Still, for all this good work, we could hardly be said to be winning - even on the batsman's paradise of Clare it was going to take quite some work to score at more than 7 an over for the entire innings. Form batsmen John Richer (27 off 32 balls) led the way with some fine cuts and drives, the highlight of which was when, frustrated by some of the fielders' near-continuous chatter, he took a few steps down the track and blasted the ball back over the opening bowler's head. But Granta predictably reeled things in over the next few overs as John found scoring harder and harder and Richard Rex (9 off 25 balls) struggled to rotate the strike. With the score at 55/2 off 10 overs we needed 94 runs from 60 balls, and the match was slipping away from us, especially when John was then dismissed.

But this brought George Speller to the crease, and his mood was instantly revealed when he smashed his first two balls to the boundary with such powerful shots that some of the more impressionable Granta players insisted on examining his bat, possibly as a potential future purchase. If George could keep this up we'd be a good chance, provided only that we could supply him with partners to knock singles (and maybe even strike a few telling blows of their own). Plausible candidates for the job were experienced finishers Andy Owen and Daniel Mortlock, but they lasted just four balls between them, Andy getting caught in front and Daniel getting involved in the worst running mix-up we've seen all year. Aside from anything else, Daniel and George's farcical series of uncertain calls and mid-pitch U-turns once again demonstrated the mantra that there's almost always a single whenever you hit the ball. More importantly, though, George did finally get some more useful support from John Moore (8 off 6 balls), Simon McAdam (6 off 7 balls), Chris McNeill (2 off 6 balls) and Quentin Harmer (2* off 3 balls). Even though nobody stayed around for too long, the main thing was that we never lost momentum as everyone went for their shots and played "tip and run" otherwise.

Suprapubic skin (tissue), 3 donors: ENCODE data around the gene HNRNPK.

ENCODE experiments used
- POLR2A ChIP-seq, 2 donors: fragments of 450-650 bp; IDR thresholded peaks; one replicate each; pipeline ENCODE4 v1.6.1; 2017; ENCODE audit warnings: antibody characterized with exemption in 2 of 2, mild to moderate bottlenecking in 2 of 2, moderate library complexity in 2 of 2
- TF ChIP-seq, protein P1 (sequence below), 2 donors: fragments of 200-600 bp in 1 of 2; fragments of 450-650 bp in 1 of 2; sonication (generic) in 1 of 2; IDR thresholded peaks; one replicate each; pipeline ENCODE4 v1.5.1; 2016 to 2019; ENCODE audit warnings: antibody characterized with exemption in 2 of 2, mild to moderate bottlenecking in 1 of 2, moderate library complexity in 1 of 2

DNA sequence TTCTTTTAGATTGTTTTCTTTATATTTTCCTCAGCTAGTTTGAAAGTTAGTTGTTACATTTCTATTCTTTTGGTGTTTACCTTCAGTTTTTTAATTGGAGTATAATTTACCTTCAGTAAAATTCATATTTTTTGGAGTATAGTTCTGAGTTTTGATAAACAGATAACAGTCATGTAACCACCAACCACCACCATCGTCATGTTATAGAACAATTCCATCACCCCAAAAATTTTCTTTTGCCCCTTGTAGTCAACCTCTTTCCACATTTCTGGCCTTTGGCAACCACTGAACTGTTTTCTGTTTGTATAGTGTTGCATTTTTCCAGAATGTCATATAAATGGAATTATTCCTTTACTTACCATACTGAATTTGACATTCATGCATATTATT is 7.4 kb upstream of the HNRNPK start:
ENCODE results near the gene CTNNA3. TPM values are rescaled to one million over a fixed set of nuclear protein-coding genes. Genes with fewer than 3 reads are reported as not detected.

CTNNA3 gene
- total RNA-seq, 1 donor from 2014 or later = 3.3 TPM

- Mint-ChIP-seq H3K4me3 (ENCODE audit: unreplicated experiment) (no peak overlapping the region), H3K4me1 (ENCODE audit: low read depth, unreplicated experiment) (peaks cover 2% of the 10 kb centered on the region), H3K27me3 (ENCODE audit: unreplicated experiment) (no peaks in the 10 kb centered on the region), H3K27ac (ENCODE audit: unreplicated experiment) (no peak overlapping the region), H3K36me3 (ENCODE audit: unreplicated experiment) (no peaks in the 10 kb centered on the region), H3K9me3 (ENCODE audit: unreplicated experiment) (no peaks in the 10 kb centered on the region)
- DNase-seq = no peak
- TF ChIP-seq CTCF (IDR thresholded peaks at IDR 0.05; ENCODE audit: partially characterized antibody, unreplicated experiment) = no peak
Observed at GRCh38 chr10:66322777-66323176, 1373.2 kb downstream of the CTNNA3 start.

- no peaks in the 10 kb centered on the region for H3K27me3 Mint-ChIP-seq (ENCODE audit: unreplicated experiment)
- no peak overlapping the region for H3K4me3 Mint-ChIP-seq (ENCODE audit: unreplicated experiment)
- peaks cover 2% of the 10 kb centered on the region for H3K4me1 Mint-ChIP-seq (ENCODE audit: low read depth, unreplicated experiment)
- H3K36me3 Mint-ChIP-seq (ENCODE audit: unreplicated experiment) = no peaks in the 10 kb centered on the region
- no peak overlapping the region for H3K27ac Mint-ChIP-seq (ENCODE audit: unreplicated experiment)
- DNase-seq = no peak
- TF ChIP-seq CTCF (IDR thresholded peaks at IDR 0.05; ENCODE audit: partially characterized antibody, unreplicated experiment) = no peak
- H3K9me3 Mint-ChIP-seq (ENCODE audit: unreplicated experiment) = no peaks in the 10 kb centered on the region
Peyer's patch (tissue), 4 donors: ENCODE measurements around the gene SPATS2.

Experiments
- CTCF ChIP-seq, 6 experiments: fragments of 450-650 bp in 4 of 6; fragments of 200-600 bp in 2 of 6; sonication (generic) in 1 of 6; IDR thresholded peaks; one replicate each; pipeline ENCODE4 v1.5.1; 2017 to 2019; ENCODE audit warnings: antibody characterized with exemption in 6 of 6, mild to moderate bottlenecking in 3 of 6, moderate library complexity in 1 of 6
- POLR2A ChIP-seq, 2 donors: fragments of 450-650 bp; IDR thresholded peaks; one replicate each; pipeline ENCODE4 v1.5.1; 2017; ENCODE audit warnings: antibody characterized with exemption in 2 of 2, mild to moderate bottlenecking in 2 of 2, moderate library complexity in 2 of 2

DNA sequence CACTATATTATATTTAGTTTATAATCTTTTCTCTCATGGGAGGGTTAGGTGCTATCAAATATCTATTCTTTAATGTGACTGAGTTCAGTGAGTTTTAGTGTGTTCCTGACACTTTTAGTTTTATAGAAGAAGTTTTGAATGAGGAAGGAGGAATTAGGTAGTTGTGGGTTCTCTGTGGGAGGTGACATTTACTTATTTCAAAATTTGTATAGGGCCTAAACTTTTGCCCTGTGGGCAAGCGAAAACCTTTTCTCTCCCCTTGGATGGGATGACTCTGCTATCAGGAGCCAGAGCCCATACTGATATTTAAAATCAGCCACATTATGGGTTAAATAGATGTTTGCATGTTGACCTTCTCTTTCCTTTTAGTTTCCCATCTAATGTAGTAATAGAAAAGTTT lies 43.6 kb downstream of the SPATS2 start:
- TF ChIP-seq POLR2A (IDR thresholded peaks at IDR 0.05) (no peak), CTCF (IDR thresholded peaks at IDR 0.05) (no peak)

With 3 overs to go we needed 30 runs and the match was pretty evenly poised (which was already a nice shock to some of the more confident Granta players, who were starting to bicker about who to blame for the increasing number of overthrows and misfields). But they kept us to 16 runs from the next two overs, meaning we needed 14 from the last six balls. A couple of huge cow corner mows from George followed: the first was almost brilliantly caught and kept to two by the boundary fielder; the second sailed over his head and onto the nearby tennis courts. We really were winning now, a fact which might have induced the big leg-side wide that followed. That allowed a surprisingly relaxed finish, with George knocking a gentle single from the penultimate delivery to take him to a match-winning 65* (off just 37 balls) and us to a fabulous victory.

Not only had we beaten Granta for just the second time ever, but we'd also pulled off our third successful 140+ chase of the year (following similarly satisfying efforts against St Barnabas and The Technology Partnership). To put that in perspective, Remnants have been faced with 140+ targets in 20-over matches 58 times in its history, but we've only chased successfully on 12 of those occasions. The apparently anomalous number of big chases this year can probably be explained in part by overall trend that scores have been steadily increasing over the years; but it should hopefully bolster our confidence next time we face such a stiff target.

It all called for a nice cold drink, of which there were plenty in the Clare/Granta pavilion, even if it wasn't entirely clear the fridge was the best place to store bottles of Old Speckled Hen . . .